Last week, I popped down to the Auckland Maritime Museum, to see their new exhibition, At The Beach – 100 Years of Summer Fashion in New Zealand. Running from the 17th of October all the way until the 8th of February next year, it was a nostalgic look back at the last century of beach fashions in New Zealand, and how much the beach and summer holidays mean to the country as a whole. Featuring only New Zealand made or designed garments the exhibition also charts an informal history of our fashion industry. Being that my Honours thesis was about nostalgia and the memories that people attach to clothing, as well as the fact that I work in 2 different second hand stores & love vintage prints and clothing, it hit several of my clothing related interests and I really enjoyed the hour I spent wandering around.
One of my favourite bits was the several collages full of holiday photos – ranging from glamourous black & white images of the 40s & 50s, through to sepia-tinged quintessential summer snaps of the 70s & 80s. As well as being full of recognisable details, these had personal stories and memories from the families who donated them, really giving you the feeling of being right there with them. Some of the garments on loan also had stories attached to them, I really liked one about a shirred swimsuit from Sandy Hall – her mother bought it in 1960 & wore it for the rest of her life, which goes to show how well made garments used to be.
The attention to detail in the exhibits was pretty great, with reproduced classic kiwi baches, dairies and camping areas such as the dairy/ice cream bar with all its vintage packaging and teenage mannequins standing around gossiping.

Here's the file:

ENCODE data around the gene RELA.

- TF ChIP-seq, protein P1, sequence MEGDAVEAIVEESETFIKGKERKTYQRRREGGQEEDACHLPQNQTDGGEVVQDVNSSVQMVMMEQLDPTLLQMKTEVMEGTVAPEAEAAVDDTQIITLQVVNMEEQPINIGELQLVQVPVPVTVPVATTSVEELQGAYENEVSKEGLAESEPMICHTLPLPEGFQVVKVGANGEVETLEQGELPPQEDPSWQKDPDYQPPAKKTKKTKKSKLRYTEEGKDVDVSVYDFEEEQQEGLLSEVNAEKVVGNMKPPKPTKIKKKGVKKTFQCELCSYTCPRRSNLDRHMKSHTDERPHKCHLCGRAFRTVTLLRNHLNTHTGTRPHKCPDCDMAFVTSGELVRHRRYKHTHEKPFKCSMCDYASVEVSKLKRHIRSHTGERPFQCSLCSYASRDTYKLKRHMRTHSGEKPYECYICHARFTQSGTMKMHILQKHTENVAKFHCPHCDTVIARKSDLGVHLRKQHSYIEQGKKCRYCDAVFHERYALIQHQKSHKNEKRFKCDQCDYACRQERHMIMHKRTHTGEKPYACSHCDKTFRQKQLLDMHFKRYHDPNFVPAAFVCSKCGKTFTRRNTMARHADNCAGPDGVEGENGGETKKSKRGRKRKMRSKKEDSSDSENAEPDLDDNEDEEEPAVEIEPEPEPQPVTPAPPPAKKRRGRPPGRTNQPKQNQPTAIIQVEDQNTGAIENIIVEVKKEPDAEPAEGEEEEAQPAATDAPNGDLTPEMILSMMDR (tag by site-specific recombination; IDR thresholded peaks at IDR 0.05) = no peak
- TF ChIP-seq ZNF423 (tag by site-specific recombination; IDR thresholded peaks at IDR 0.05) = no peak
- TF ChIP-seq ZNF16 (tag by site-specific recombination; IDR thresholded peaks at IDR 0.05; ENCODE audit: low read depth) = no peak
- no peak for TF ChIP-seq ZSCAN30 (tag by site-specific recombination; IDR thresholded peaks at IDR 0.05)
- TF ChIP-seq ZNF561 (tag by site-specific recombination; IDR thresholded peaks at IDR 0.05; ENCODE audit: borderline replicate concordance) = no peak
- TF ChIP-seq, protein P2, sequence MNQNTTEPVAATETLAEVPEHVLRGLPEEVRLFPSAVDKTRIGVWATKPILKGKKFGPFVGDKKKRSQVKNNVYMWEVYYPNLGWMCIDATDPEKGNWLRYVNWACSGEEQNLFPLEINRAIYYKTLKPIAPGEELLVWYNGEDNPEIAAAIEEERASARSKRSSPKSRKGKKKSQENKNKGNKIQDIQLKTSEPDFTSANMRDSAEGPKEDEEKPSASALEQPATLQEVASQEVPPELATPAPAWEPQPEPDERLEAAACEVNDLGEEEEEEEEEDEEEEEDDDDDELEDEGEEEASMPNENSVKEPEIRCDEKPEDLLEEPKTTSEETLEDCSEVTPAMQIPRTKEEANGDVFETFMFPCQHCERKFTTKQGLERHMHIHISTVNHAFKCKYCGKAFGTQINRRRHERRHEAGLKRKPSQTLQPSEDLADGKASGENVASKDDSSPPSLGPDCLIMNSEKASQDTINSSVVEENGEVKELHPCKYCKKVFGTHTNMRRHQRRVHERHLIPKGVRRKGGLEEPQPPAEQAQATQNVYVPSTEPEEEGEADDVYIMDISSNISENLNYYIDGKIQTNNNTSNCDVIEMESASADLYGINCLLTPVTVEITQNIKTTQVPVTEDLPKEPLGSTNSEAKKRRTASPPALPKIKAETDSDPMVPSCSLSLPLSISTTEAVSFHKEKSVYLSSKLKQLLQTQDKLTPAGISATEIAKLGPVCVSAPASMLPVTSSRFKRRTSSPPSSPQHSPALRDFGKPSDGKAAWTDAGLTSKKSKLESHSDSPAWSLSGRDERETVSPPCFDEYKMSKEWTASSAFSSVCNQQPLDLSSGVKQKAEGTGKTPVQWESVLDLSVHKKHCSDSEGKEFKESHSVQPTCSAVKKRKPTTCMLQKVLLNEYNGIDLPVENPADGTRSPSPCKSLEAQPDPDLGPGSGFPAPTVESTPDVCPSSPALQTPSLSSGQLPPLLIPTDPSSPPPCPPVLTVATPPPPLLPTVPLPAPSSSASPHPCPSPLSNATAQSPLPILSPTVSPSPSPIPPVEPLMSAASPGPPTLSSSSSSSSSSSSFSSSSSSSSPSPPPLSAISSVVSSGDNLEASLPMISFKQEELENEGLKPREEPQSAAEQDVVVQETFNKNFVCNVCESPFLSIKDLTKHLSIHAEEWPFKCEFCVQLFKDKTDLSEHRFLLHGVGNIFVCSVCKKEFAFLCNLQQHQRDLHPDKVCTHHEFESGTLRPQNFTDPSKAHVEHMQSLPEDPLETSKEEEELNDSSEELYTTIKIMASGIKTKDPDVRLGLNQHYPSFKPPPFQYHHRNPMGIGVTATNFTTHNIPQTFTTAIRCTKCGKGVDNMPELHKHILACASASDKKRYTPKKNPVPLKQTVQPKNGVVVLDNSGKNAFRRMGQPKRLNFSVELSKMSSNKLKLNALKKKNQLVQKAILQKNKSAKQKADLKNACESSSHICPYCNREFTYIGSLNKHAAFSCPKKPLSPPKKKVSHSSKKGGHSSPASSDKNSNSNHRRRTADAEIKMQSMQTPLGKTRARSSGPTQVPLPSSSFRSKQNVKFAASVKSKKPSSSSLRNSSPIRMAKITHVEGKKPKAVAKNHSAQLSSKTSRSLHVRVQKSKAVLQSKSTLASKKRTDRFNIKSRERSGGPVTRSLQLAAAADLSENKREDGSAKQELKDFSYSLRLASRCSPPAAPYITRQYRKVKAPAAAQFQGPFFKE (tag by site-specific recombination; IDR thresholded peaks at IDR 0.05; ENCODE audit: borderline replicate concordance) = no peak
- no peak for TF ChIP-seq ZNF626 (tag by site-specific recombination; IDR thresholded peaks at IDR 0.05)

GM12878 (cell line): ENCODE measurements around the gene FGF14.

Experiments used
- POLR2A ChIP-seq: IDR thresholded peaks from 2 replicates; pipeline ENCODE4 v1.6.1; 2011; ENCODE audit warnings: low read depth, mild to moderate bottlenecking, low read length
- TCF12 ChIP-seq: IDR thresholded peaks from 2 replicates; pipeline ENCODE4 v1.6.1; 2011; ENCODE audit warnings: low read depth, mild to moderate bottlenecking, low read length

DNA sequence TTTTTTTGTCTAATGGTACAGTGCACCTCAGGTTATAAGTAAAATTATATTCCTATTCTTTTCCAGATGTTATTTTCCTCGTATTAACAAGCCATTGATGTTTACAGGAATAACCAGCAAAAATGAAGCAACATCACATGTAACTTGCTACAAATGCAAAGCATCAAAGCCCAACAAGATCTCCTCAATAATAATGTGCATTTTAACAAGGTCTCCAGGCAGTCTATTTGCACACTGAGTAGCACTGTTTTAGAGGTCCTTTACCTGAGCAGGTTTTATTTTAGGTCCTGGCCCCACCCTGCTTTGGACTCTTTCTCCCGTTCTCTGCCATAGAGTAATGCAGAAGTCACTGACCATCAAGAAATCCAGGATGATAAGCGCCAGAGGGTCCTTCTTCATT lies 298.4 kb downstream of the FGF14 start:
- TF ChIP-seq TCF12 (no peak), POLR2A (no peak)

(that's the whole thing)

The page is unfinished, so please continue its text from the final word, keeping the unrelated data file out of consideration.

My favourite items were these two candlewick towel-capes, I would really really love one and can just picture myself sitting on the sand under a sun umbrella with it draped around my shoulders! I think it would be pretty easy to make but the tricky part would be finding the candlewick fabric to make it from.
It was also super cool seeing bathing dresses like these two, the one on the left is from 1890-1900 and the one on the right from 1910-1915. The thought of going swimming in something like this is very strange, but at the time it must have been so liberating to wear!
This knitted blue one-piece on the left caught my eye as well – dating from the 1940s, it’s knitted from wool & would have been the height of fashion – but I can imagine when it got wet how heavy and saggy it would get which makes me pretty thankful for lycra and underwire! The outfit on the right surprised me in a different way – I used to own the skirt part of it in the exact same print, but sold it on Trade Me several years ago! I do wonder if the one in the museum is in fact the exact one I used to own but since it’s with the matching swimsuit (which I never had) I doubt that it is.
The exhibition was produced in conjunction with the New Zealand Fashion Museum, which is an online-based museum who have pop-up exhibitions (like this one) that aim to record and share the stories of the people, objects and photographs that have contributed to the development of New Zealand’s unique fashion identity. As well as visiting the physical exhibitions, there is also a large selection of photographed clothing to browse online, plus the ability to upload your own items for posterity, which is perfect if you have an amazing item that has been handed down through your family, or even something cool found in an op shop with an obvious back story.
Although I’ve spent most of my life living in Auckland, I actually hadn’t been to the Maritime Museum before, & could have spent a little longer looking around if I had more time. The exhibition meanders throughout the whole museum which means if you have more time to spare, or inquisitive small children, you can also look at several boats, visit the 1840’s rocking boat replica as you learn about New Zealand’s first immigrants, and reminisce about the 1995 America’s cup. The best bonus – this exhibition is free to see if you are an Auckland resident, all you need is proof of address – something like a library card should get you in.